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IX Conjunctions of Premises & Conclusions Working with more than two premises

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Proving arguments with several premises To show the validity of these arguments, it is necessary to do the proof in several steps A reason must be given for each step taken in a proof like the Theorems of Logic (find those notes!)

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Additional Rules The conjunction of two premises follows from the premises. The conjunction of a premise and the conclusion of a valid argument follows. The conjunction of two conclusions of valid arguments follows from the premises.

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Thought Process When checking the validity of an argument, carefully list each step and give the reason that the step can be taken If an argument cannot be proven to be valid, it should be shown to be invalid. This can be done by showing that (hypothesis) (conclusion) is not a tautology. It is sufficient to show that there is at least one case where (hypothesis) (conclusion) has a truth value of false

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Example: Check the validity of the following argument If it is raining, then the picnic is cancelled. If it is not raining, then the soccer game is not delayed. But the picnic is not cancelled. Therefore the soccer game is not delayed. Let r denote “It is raining.” Let p denote “The picnic is cancelled.” Let s denote “The soccer game is delayed.”

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Write in symbolic form FIRST! P1: r p P2: r s P3: p. C: s If it is raining, then the picnic is cancelled. If it is not raining, then the soccer game is not delayed. But the picnic is not cancelled. Therefore the soccer game is not delayed. Let r denote “It is raining.” Let p denote “The picnic is cancelled.” Let s denote “The soccer game is delayed.”

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Now to prove – i.e write reasons why each step can be taken 1. r p P remise (this is given) 2. r sPremise (given) 3. pPremise (given) 4. (r p) p Conjunction of premises 1 and 3 5. r Rule of Modus Tollens applied to step 4 6. ( r s) r Conjunction of premise 2 and valid argument 5 7. s Rule of Modus Ponens applied to step 6

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Lets try another If an object is less dense than water (l), it will float (f). The water displaced by an object will weigh more than the object (m), or the object will not float. But, the water displaced by the object does not weigh more than the object. Thus, the object is not less dense than water.

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Write it in symbolic form first P1: l f P2: m f P3: m. C: l If an object is less dense than water (l), it will float (f). The water displaced by an object will weigh more than the object (m), or the object will not float. But, the water displaced by the object does not weigh more than the object. Thus, the object is not less dense than water.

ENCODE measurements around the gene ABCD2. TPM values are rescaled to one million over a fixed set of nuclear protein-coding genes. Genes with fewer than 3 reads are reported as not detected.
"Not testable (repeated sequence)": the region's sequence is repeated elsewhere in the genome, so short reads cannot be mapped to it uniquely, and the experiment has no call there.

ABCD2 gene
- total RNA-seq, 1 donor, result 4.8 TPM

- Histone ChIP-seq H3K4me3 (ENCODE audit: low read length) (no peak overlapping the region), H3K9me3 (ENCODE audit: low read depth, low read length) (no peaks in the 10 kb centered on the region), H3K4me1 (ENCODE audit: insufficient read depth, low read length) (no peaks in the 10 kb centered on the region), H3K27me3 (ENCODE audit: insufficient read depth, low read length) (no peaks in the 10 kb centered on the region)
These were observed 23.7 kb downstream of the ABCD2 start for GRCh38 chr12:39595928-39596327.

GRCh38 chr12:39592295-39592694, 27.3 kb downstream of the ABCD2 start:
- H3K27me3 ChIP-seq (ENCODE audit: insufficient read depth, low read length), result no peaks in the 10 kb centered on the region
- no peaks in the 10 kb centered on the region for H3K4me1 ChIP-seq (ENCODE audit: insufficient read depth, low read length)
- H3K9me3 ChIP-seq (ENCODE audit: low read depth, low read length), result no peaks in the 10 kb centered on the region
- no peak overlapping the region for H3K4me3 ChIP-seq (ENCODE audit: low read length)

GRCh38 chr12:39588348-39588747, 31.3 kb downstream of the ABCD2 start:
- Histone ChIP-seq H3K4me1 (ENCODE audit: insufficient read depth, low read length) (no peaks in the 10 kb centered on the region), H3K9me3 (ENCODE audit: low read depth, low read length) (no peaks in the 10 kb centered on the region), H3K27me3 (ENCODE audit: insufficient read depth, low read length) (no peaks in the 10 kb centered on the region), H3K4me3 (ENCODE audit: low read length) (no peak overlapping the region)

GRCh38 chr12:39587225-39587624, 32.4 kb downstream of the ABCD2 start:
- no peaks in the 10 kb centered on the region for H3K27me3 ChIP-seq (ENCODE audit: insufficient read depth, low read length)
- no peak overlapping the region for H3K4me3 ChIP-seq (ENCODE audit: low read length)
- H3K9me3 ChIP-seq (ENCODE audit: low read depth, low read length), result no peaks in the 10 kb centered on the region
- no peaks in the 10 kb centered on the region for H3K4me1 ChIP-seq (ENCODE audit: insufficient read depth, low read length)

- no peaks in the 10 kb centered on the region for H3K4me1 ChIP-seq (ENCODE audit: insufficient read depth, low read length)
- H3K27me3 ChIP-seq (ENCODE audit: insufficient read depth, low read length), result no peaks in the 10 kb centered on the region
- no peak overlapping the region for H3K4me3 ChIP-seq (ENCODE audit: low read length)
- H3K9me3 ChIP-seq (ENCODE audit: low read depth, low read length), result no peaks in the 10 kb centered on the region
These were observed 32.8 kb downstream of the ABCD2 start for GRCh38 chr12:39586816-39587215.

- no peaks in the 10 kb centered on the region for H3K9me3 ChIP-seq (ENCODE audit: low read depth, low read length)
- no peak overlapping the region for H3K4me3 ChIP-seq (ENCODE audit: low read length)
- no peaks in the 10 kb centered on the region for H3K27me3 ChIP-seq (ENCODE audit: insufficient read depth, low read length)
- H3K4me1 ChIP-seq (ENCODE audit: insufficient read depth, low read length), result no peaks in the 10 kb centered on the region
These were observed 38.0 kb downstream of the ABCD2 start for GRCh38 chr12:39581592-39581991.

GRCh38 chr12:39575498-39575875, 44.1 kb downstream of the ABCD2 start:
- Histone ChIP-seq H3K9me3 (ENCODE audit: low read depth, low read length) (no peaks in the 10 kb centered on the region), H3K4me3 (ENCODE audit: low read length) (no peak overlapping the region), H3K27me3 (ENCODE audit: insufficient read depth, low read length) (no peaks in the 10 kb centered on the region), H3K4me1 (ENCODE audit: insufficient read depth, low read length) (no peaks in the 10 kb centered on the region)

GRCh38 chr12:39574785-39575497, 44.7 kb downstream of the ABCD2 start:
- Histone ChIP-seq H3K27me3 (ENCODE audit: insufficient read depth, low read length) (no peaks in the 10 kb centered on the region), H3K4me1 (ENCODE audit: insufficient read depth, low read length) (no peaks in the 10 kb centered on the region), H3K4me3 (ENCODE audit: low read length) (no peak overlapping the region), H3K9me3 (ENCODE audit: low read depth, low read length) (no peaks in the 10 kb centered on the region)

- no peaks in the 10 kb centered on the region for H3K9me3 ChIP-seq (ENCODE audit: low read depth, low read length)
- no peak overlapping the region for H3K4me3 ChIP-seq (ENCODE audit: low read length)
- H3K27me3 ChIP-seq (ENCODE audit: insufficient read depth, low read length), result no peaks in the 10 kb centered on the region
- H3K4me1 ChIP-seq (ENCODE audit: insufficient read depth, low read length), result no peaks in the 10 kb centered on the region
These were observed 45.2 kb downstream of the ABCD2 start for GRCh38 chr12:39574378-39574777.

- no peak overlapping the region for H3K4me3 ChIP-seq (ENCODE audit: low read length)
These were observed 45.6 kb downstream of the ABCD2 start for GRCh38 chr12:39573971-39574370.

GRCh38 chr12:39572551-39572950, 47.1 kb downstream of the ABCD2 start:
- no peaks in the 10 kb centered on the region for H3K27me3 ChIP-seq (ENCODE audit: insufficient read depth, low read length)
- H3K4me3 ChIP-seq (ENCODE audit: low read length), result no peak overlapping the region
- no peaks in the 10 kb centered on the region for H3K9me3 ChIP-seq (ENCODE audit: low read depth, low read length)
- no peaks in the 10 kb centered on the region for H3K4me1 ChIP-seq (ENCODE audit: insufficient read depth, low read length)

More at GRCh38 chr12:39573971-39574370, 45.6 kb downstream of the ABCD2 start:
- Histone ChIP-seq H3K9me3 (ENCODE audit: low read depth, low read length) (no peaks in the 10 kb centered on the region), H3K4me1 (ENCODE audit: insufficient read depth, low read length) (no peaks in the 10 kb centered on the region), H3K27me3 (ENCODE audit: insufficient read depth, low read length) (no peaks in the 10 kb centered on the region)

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Now to Prove! 1. l f Premise 2. m fPremise 3. mPremise 4. f mCommutative Property applied to step 2 5. f mProperty of Logical Equivalence 6. (f m) m Conjunction of valid argument 5 and premise 3 7. fRule of Modus Tollens 8. ( l f) f Conjunction of premise 1 and valid argument 7 9. lRule of Modus Tollens

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How About an Invalid One If the sun has set (s), then the street lamps are on (l). Either the electrical circuits are working (e), or the street lamps are not on. The electrical circuits are not working. Therefore, the sun has set

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Symbolic form first P1: s l P2: e l P3: e. C: s If the sun has set (s), then the street lamps are on (l). Either the electrical circuits are working (e), or the street lamps are not on. The electrical circuits are not working. Therefore, the sun has set

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A different approach since invalid Must use a truth table to show invalid So how do we do that??? (hypothesis) (conclusion) must be a tautology for a valid argument.

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Make a truth table [(s l) (e l) e] s

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HOMEWORK 6 Rewrite using symbolic form, then check the validity of the argument 1.The space shuttle landed in Florida (f) or it landed in California (o). If the space shuttle landed in California, then the alternate landing schedule was used (a). But, the alternate landing schedule was not used. Therefore, the space shuttle landed in Florida. 1.If February has 29 days (d), then it is a leap year (l). If it is a leap year, then there will be a presidential election (e). But, there is not a presidential election. Therefore, February does not have 29 days.

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EE1J2 – Discrete Maths Lecture 5 Analysis of arguments (continued) More example proofs Formalisation of arguments in natural language Proof by contradiction.

EE1J2 – Discrete Maths Lecture 5 Analysis of arguments (continued) More example proofs Formalisation of arguments in natural language Proof by contradiction.

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